Daniel Hale Williams – Pioneer

Pioneer – one who is first or among the earliest in any field of inquiry, enterprise, or progress

Daniel Hale Williams was born in 1856, and was one of the first physicians to perform open heart surgery in the United States. He also founded Provident Hospital in 1893, making it the first medical facility with an interracial staff.

After working as a shoemaker’s apprentice and barber, like his father, he decided he wanted to pursue his education. Eventually, he worked as an apprentice to Dr. Henry Palmer and completed his training at Chicago Medical College.

Williams set up his own practice in the South Side of Chicago and became the first African American physician to work for the city’s street railway system. Due to discrimination, blacks were still not being admitted to hospitals and black doctors were unable to have a staff position. Provident Hospital was founded by Dr. Williams in an effort against racial discrimination, and was praised by Frederick Douglass.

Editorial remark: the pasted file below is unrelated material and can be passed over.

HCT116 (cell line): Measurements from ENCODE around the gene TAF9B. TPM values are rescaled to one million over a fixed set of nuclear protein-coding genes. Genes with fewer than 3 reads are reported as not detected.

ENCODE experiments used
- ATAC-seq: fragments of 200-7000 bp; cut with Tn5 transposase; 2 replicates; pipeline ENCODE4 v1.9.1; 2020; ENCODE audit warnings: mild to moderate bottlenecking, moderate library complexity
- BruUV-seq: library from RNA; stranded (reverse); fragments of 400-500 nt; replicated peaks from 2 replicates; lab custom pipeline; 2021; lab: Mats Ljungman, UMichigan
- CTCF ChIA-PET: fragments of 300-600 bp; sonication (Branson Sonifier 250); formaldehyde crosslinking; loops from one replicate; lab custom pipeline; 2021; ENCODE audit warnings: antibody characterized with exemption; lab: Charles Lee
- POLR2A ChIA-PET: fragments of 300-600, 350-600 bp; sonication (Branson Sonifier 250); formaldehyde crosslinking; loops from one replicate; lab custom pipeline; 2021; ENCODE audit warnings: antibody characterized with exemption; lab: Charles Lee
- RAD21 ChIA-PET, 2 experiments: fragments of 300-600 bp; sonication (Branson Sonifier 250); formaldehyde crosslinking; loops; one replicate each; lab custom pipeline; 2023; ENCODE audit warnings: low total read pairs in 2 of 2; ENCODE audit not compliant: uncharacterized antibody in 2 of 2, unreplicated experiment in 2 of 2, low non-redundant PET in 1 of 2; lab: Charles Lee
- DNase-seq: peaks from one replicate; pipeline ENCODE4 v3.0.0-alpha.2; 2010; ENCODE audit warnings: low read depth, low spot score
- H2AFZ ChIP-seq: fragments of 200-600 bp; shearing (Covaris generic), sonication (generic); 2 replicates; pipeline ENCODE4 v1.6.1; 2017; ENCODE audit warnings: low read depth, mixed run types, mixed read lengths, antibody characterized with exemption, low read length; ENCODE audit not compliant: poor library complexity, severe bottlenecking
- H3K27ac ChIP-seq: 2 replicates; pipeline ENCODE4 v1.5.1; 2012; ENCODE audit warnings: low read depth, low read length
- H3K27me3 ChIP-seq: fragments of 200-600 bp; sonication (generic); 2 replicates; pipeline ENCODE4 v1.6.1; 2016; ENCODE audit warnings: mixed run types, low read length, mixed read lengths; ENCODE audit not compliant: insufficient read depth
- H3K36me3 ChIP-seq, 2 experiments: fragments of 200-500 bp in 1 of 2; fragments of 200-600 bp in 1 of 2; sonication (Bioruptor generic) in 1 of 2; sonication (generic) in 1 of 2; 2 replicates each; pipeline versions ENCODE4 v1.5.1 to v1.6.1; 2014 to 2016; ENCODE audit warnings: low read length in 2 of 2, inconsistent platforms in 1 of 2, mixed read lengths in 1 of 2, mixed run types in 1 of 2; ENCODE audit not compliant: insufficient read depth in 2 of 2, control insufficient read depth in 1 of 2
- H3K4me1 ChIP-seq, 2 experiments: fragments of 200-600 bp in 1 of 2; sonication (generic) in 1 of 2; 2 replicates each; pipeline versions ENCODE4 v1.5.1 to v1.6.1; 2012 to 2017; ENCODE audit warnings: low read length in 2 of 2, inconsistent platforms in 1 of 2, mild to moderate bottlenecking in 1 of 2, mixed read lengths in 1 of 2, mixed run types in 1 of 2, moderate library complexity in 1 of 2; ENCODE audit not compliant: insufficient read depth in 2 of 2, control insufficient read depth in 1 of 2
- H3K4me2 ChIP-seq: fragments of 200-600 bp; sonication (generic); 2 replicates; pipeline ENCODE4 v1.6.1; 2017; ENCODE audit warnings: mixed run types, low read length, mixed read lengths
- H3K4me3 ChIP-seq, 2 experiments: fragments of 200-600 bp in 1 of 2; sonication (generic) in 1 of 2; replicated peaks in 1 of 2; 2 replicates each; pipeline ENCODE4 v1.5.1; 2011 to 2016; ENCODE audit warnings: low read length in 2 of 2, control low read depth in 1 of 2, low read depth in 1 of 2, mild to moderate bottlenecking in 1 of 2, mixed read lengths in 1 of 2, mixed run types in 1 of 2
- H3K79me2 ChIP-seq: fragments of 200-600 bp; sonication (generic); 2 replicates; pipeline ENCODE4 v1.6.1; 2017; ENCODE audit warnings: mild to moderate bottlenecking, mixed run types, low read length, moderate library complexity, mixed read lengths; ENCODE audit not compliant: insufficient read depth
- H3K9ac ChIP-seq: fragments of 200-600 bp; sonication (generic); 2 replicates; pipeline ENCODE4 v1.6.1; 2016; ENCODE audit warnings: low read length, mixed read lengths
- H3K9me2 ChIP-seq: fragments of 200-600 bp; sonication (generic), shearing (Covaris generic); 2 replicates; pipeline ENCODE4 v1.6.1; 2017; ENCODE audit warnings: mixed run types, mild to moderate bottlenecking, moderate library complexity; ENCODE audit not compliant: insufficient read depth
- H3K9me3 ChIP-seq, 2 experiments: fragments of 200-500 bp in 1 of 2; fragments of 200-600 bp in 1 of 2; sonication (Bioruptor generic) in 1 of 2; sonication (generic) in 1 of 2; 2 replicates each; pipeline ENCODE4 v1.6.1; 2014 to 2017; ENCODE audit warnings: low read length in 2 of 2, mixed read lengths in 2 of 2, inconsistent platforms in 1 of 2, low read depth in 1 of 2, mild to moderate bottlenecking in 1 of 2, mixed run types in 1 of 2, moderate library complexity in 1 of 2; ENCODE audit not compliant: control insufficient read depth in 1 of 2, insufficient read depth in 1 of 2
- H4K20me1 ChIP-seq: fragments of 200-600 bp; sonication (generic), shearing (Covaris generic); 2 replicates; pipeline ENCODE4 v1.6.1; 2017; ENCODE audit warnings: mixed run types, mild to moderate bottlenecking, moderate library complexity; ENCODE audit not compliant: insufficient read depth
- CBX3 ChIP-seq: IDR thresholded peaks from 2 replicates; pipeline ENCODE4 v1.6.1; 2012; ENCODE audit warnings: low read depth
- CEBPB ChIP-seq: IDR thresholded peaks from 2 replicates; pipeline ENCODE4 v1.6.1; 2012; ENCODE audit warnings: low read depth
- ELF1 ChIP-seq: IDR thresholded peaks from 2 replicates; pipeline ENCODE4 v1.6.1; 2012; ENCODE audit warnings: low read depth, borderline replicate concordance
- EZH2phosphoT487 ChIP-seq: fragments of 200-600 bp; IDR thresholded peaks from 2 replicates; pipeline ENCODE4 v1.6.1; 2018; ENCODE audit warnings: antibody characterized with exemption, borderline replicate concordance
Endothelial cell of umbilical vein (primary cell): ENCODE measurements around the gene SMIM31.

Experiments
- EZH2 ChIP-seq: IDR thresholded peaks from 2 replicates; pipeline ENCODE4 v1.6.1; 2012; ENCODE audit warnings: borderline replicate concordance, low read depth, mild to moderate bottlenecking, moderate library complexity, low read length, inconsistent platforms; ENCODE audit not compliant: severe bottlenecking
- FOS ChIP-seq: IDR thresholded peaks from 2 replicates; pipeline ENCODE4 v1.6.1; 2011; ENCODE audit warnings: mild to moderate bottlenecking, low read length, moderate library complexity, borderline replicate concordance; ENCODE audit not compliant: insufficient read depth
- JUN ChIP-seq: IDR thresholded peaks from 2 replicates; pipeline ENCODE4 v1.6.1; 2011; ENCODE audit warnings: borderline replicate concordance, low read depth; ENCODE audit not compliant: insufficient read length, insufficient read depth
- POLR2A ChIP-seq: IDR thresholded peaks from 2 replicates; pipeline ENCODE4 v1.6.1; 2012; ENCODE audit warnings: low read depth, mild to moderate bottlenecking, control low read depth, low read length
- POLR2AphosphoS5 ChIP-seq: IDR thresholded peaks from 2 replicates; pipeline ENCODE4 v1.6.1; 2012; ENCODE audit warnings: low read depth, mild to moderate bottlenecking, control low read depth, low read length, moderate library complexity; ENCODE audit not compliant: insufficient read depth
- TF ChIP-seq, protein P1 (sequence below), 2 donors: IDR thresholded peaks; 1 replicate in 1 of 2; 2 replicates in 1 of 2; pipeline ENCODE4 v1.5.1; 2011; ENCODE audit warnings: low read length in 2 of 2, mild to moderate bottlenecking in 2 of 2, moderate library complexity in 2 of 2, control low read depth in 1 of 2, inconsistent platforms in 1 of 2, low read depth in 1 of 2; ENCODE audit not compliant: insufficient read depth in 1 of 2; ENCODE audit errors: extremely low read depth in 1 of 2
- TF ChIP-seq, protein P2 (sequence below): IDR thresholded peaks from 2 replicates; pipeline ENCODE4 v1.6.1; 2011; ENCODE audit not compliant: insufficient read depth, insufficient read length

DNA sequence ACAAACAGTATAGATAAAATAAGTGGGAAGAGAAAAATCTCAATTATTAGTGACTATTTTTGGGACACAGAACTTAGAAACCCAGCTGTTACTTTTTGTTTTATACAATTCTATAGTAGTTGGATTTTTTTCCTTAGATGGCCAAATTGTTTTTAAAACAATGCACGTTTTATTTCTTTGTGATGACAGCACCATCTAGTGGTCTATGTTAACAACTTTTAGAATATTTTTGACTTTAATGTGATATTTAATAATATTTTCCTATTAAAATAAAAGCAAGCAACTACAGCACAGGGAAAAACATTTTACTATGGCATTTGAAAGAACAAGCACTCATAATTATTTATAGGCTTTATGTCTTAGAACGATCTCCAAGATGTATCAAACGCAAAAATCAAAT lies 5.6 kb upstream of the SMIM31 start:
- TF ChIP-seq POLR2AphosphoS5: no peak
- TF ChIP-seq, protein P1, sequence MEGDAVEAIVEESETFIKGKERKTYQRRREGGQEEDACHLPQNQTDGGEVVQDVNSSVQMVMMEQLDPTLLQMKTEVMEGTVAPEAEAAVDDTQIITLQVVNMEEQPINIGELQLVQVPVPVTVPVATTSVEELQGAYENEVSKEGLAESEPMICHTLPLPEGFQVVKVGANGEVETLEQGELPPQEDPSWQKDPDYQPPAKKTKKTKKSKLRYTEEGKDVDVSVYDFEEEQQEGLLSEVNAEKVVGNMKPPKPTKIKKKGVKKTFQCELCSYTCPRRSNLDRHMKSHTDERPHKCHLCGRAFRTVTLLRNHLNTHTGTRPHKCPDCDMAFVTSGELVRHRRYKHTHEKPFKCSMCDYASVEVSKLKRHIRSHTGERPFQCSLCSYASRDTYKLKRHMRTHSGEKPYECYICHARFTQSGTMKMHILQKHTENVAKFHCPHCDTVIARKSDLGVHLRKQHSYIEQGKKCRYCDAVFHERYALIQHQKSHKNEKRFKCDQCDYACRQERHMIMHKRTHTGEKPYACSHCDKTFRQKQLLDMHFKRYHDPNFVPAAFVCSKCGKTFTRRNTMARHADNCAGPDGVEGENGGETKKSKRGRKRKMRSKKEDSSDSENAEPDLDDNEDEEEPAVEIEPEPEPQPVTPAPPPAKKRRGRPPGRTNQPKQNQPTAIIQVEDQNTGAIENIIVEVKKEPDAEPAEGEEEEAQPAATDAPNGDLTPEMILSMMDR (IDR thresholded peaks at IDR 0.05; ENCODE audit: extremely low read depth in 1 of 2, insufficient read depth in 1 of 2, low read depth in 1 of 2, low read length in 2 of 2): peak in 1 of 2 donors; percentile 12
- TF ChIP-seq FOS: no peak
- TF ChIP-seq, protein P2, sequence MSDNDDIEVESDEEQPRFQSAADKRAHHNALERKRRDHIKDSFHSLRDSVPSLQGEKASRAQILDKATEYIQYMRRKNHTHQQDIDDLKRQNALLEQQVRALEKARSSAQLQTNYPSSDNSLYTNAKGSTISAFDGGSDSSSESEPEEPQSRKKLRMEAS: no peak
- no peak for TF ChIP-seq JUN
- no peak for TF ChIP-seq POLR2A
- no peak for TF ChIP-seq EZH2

In 1893, Williams made history when, without the benefits we have of modern medicine and surgical procedures, he successfully operated on James Cornish, a man with a severe stab wound to his chest. In 1894, Williams was appointed chief surgeon of the Freedmen’s Hospital in Washington, D.C. It provided care for formerly enslaved African Americans. And in 1895, he co-founded the National Medical Association, a professional organization for black medical practitioners, since the American Medical Association didn’t allow African-American membership.

Dr. Williams, we thank you for everything you have done. We have reached newer heights in medicine in large part to your necessary contribution. Thank you for being a pioneer in your field, and paving the way for so many others.

A people who don’t make provision for their sick and suffering are not worthy of civilization. – Daniel Hale Williams

 

 

 

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